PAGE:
Nic Cage is known as a collector of strange relics, as we've documented before. For a few years, soon after a famous ill-advised attempt to own a dinosaur skull, he dedicated himself to finding one specific, elusive item: The Holy Grail. Which is kind of amazing, since the Holy Grail isn't really a thing.

We don't mean that religion is false. We mean that if you believe in Christianity, you shouldn't believe in the Holy Grail, because canon has no place for it—and if you don't believe in Christianity, well, we don't even understand how you could believe in the grail without first believing in Christianity. 

The way the story goes, the Holy Grail is the chalice that Jesus drank out of during the Last Supper, and drinking from it grants eternal youth. When we say "the story," we mean Arthurian legend, because that's where the popular idea of the grail comes from. Knights in legends would go on quests for the grail because a quest is a very convenient framing for an adventure story. Real knights at the time did not seek the grail, and you, listening to the stories, were not supposed to come away from them believing in the Grail, no more than you were supposed to believe in a real-life Excalibur or Merlin. 

The Bible makes no mention of a chalice at the Last Supper, and nor does religious artwork. If Jesus did drink from a chalice that night, that wouldn't make it magic like the legends say. Catholics believe that every single reenactment of the Last Supper is magic, transforming wine to blood and renewing Jesus' sacrifice, and yet they believe the original supper was not—that first supper was just Jesus announcing what would happen and telling the disciples how to remember him. 

Some versions of the legend say that biblical guy Joseph of Arimathea used this same chalice to catch Jesus' spilled blood during the crucifixion. It's unclear why he would use that exact chalice for that purpose or how he got it, but even if he did that, that would just make the grail a nice relic to own, not magic, going off Christian rules. Yes, Jesus' blood grants eternal life, but it's eternal life after death, the "blood" is Jesus' sacrifice rather than fluid preserved from his dead body, and (again) we can make all the blood we want every day in church.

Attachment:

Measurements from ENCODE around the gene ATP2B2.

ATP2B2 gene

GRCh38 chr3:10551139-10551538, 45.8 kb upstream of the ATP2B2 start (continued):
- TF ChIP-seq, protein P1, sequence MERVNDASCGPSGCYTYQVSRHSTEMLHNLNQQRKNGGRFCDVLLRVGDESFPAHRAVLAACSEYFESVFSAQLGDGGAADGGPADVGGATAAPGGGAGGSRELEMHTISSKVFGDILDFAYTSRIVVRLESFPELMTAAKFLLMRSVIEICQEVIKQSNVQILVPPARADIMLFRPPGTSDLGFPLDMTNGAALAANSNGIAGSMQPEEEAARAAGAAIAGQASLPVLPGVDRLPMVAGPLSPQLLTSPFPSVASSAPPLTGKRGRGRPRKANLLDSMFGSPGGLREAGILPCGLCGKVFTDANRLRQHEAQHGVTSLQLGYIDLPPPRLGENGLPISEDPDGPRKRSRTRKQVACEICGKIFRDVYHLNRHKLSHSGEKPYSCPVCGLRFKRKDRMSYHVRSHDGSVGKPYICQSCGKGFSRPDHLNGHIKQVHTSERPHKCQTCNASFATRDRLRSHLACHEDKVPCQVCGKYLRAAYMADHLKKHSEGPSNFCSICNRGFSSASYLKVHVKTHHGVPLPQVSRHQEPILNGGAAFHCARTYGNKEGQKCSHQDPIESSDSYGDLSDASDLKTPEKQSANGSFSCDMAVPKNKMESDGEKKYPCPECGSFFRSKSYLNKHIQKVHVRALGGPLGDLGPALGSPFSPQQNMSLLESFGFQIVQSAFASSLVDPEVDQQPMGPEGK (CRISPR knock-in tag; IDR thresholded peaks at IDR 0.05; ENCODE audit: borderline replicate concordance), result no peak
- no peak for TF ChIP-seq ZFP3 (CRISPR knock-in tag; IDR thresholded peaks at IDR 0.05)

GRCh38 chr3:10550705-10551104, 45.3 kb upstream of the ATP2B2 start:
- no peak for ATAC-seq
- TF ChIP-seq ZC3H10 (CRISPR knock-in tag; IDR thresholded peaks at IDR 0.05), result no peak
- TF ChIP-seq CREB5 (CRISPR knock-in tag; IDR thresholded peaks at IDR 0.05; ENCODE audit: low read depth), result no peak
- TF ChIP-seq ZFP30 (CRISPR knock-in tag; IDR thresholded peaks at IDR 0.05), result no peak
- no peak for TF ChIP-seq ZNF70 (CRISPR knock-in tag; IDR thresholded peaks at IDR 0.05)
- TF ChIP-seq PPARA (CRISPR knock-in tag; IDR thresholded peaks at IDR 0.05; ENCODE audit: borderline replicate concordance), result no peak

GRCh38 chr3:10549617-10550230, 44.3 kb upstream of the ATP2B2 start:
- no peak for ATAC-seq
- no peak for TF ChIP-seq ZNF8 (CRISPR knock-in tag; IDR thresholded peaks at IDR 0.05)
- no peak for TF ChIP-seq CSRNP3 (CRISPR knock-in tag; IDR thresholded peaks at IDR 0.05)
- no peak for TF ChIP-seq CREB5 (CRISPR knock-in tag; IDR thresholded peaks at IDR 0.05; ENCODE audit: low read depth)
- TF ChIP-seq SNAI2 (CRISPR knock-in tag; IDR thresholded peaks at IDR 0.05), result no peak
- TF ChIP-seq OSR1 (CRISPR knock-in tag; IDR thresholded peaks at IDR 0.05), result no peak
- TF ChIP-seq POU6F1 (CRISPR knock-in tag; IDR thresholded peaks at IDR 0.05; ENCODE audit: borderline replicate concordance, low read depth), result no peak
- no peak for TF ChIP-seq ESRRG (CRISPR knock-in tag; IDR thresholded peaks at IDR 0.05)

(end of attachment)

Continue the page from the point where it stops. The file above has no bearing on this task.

Still, Nicolas Cage spent years reading up on the grail to try to track it down. His research took him to Glastonbury in England, where a well is said to taste like blood because the Grail once lay here. Cage noted that the taste really came from iron in the water. His research also led him to Newport, Rhode Island, where an old stone tower is said to predate recorded European presence in America because it was made by the Knights Templar, guardians of the grail. 

"What I ultimately found," said Cage, upon finding no physical evidence of the Grail, "is: What is the Grail but Earth itself? The metaphor for me is the earth. The divine object is Earth." This is the sort of profound, mature statement that means absolutely nothing. 

He also bought some property in Rhode Island. It seemed like a nice place.

Get the Saturday Morning Cracked Newsletter!

Your weekly round-up of Cracked deeps dives, delivered every Saturday and perfect over a nice bowl of cereal. Subscribe now!

Tags

Forgot Password?